My freshman year move-in day went smoothly, largely because it was my brother’s (Mal Curtis ’70) third move-in day, so he and our folks rather knew the routine. They parked the huge station wagon on Elm Drive in front of 1915 Hall, and I emptied out what little I had brought from home in Connecticut — clothes mostly, a few books, an AM/FM radio, my trumpet, and a portable, manual typewriter.
One of my two roommates, Dave Parsons ’72, had already moved into our three-room triple. Dave was a legacy, and being very familiar with the campus, helped get me oriented and settled in. We agreed that when our third roommate showed up, we would buy some basics together — a couch, a fridge, et al.
Feeling content, Dave suggested that he tour me around the campus that he had learned from all the visits over the years with his father. So we headed up campus, Dave pointing out the primary freshmen “zoo” dorms, such as Witherspoon, as well as the Art Museum, Whig and Clio, and then finally Nassau Hall.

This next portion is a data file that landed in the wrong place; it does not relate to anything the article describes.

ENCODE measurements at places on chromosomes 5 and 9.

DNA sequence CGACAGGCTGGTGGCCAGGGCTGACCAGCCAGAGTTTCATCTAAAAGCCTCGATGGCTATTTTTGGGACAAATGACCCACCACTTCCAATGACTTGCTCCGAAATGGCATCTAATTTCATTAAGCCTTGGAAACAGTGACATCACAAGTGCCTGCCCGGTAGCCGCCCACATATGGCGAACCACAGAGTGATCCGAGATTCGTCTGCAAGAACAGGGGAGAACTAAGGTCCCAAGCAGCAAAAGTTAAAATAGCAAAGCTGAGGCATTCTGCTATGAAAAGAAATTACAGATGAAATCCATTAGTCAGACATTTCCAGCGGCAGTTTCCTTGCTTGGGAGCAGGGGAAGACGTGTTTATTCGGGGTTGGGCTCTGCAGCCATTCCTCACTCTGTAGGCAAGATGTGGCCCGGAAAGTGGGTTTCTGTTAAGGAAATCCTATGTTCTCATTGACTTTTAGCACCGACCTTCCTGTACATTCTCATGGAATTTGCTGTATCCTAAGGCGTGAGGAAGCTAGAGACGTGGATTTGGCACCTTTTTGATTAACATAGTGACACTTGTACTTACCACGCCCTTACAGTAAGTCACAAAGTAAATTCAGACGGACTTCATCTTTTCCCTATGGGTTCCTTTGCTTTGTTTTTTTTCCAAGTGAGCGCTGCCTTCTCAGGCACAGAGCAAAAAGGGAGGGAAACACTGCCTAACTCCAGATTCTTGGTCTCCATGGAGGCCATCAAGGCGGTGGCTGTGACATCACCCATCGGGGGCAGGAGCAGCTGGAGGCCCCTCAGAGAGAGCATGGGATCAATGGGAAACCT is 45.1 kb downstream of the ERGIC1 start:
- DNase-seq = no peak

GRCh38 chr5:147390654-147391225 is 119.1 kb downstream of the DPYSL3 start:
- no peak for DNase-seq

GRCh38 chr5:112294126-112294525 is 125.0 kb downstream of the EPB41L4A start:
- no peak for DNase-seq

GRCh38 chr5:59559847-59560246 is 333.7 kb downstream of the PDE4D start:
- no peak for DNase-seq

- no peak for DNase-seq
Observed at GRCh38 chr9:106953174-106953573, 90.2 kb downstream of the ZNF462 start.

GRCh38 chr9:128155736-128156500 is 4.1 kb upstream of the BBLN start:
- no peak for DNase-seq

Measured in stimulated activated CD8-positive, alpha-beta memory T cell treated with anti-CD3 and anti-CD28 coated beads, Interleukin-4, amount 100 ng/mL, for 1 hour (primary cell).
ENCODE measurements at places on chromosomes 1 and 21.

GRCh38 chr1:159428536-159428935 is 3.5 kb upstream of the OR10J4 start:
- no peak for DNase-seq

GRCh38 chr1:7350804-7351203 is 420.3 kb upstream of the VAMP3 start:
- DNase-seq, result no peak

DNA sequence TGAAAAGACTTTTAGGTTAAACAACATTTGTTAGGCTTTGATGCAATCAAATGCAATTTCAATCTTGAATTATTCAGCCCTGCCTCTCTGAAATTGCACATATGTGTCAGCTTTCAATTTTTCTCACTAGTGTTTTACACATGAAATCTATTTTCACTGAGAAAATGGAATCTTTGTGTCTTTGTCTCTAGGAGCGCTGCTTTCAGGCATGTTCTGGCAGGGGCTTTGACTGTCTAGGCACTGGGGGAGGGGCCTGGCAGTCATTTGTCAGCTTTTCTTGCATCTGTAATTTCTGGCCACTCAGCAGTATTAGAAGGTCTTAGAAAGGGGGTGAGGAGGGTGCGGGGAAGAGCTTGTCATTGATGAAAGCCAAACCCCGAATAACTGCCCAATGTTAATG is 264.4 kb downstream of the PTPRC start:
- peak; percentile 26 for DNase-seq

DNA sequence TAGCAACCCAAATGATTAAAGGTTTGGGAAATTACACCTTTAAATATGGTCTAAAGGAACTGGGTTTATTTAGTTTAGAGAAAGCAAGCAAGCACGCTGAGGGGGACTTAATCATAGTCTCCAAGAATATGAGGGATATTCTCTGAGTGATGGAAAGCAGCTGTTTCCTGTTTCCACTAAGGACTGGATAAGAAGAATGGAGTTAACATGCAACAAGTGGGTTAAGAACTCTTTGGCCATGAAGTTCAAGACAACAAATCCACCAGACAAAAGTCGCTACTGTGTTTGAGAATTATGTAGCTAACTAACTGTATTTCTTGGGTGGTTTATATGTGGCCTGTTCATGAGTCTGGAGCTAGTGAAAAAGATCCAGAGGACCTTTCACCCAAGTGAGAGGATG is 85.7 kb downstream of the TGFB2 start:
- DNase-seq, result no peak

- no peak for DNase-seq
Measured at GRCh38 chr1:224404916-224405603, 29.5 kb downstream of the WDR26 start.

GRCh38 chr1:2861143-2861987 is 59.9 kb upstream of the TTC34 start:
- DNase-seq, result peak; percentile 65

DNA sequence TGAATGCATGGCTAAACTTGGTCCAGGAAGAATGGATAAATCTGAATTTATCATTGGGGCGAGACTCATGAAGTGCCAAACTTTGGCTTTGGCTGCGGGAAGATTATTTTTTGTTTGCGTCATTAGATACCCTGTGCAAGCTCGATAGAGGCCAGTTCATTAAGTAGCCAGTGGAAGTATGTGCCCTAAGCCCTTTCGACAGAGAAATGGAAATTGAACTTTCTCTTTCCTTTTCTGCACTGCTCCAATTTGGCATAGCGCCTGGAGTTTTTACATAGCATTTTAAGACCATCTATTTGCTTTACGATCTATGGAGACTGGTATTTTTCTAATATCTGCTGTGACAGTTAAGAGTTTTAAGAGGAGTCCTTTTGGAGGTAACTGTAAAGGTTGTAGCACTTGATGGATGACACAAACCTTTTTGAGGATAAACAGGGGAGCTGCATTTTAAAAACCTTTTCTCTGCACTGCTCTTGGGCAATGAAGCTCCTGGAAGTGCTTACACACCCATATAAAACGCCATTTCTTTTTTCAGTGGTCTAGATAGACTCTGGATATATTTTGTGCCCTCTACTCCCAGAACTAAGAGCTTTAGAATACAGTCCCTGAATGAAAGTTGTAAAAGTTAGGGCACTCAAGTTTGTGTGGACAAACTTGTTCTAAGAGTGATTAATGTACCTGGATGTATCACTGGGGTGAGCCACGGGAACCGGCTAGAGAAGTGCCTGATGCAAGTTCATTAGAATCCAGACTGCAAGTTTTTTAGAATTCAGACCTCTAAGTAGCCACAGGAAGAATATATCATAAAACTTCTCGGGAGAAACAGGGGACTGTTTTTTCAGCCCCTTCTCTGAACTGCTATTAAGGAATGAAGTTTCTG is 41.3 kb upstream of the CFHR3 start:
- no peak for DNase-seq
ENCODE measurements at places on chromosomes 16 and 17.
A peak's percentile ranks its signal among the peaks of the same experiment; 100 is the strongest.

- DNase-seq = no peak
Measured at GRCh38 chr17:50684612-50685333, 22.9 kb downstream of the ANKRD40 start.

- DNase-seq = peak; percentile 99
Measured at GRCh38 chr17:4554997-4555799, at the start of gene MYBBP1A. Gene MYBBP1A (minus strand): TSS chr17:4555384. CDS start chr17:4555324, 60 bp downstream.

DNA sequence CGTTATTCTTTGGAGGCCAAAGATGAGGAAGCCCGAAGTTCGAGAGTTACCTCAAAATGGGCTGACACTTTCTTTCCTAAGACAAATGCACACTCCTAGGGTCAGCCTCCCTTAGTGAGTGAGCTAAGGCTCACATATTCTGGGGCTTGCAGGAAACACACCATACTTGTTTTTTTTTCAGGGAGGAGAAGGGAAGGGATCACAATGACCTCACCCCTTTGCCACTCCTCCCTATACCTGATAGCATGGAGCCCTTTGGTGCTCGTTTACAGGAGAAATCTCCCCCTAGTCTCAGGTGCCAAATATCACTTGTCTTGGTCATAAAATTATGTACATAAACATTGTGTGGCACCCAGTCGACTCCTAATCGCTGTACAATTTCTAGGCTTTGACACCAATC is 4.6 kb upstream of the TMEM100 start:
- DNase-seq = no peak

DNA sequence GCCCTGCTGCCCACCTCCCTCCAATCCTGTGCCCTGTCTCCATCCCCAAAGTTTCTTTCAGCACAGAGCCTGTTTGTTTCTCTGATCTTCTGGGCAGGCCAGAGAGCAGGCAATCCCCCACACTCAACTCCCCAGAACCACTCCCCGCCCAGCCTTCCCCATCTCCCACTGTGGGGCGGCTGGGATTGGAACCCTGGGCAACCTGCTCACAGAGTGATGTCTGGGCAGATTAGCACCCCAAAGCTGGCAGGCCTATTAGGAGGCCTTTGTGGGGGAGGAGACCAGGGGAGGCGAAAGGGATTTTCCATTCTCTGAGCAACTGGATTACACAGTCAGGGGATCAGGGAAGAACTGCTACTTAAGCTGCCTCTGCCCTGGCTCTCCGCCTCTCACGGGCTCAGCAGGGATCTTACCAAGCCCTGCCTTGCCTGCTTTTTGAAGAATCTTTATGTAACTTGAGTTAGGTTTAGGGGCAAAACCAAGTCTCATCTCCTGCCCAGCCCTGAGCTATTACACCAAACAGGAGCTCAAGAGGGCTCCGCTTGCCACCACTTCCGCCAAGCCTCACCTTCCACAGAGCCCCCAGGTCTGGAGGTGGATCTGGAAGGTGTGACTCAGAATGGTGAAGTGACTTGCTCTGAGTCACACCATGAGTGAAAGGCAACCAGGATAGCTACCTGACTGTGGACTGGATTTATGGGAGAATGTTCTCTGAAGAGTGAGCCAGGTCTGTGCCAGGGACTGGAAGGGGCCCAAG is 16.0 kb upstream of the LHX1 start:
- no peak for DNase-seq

Just as we stepped onto Cannon Green, along the path came a gent on a tiger-striped “English racer” bicycle, with a tiger’s tail flowing from the rear fender. The fellow was wearing a suit, with a tiger-striped cap on his head. He greeted Dave warmly and welcomed us to Princeton.
Dave introduced me to the late, great Freddy Fox ’39, a classmate of his father’s. Freddy wanted to know when we arrived, how move-in went, where I was from, what I was thinking of majoring in — a very nice conversation for five or 10 minutes.
“Well, I must be going,” he announced. “But to welcome you to Princeton, I have something for you.” He reached into a pocket and pulled out two orange-and-black striped lollipops, giving one to each of us. “Enjoy yourselves, boys!” he shouted as he pedaled away.
I stood there in a state of smiling disbelief. I hadn’t been offered a lollipop, never mind one with tiger stripes, since I was maybe 5 or 6. But, here was the recording secretary of the University greeting me with one, to ensure that I felt welcome on his campus.
It was an effective gesture. I did feel welcome, and a part of the place on day one. It was the start of a fine four years.